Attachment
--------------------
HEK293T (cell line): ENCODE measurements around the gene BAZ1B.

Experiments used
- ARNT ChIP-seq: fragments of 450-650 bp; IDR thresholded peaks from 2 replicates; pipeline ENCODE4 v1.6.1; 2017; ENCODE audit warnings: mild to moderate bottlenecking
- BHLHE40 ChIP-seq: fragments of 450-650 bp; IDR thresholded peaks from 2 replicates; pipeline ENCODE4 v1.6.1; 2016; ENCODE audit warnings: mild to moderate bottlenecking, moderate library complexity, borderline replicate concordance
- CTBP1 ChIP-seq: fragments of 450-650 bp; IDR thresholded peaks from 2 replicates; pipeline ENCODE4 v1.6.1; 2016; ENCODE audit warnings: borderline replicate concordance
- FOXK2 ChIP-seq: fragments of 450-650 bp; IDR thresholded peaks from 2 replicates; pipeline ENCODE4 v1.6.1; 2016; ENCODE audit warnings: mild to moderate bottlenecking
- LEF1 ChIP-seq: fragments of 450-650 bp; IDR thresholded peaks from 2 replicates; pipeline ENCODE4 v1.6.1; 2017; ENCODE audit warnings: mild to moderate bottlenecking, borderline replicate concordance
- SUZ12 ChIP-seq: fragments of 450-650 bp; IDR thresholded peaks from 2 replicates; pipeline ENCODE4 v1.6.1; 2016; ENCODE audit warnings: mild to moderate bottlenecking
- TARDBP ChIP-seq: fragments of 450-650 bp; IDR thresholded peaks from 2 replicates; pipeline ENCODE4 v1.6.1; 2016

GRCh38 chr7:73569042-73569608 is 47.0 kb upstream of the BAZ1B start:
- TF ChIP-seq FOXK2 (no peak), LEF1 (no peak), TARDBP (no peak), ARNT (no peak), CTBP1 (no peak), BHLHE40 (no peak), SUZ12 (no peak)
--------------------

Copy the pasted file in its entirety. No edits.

HEK293T (cell line): ENCODE measurements around the gene BAZ1B.

Experiments used
- ARNT ChIP-seq: fragments of 450-650 bp; IDR thresholded peaks from 2 replicates; pipeline ENCODE4 v1.6.1; 2017; ENCODE audit warnings: mild to moderate bottlenecking
- BHLHE40 ChIP-seq: fragments of 450-650 bp; IDR thresholded peaks from 2 replicates; pipeline ENCODE4 v1.6.1; 2016; ENCODE audit warnings: mild to moderate bottlenecking, moderate library complexity, borderline replicate concordance
- CTBP1 ChIP-seq: fragments of 450-650 bp; IDR thresholded peaks from 2 replicates; pipeline ENCODE4 v1.6.1; 2016; ENCODE audit warnings: borderline replicate concordance
- FOXK2 ChIP-seq: fragments of 450-650 bp; IDR thresholded peaks from 2 replicates; pipeline ENCODE4 v1.6.1; 2016; ENCODE audit warnings: mild to moderate bottlenecking
- LEF1 ChIP-seq: fragments of 450-650 bp; IDR thresholded peaks from 2 replicates; pipeline ENCODE4 v1.6.1; 2017; ENCODE audit warnings: mild to moderate bottlenecking, borderline replicate concordance
- SUZ12 ChIP-seq: fragments of 450-650 bp; IDR thresholded peaks from 2 replicates; pipeline ENCODE4 v1.6.1; 2016; ENCODE audit warnings: mild to moderate bottlenecking
- TARDBP ChIP-seq: fragments of 450-650 bp; IDR thresholded peaks from 2 replicates; pipeline ENCODE4 v1.6.1; 2016

GRCh38 chr7:73569042-73569608 is 47.0 kb upstream of the BAZ1B start:
- TF ChIP-seq FOXK2 (no peak), LEF1 (no peak), TARDBP (no peak), ARNT (no peak), CTBP1 (no peak), BHLHE40 (no peak), SUZ12 (no peak)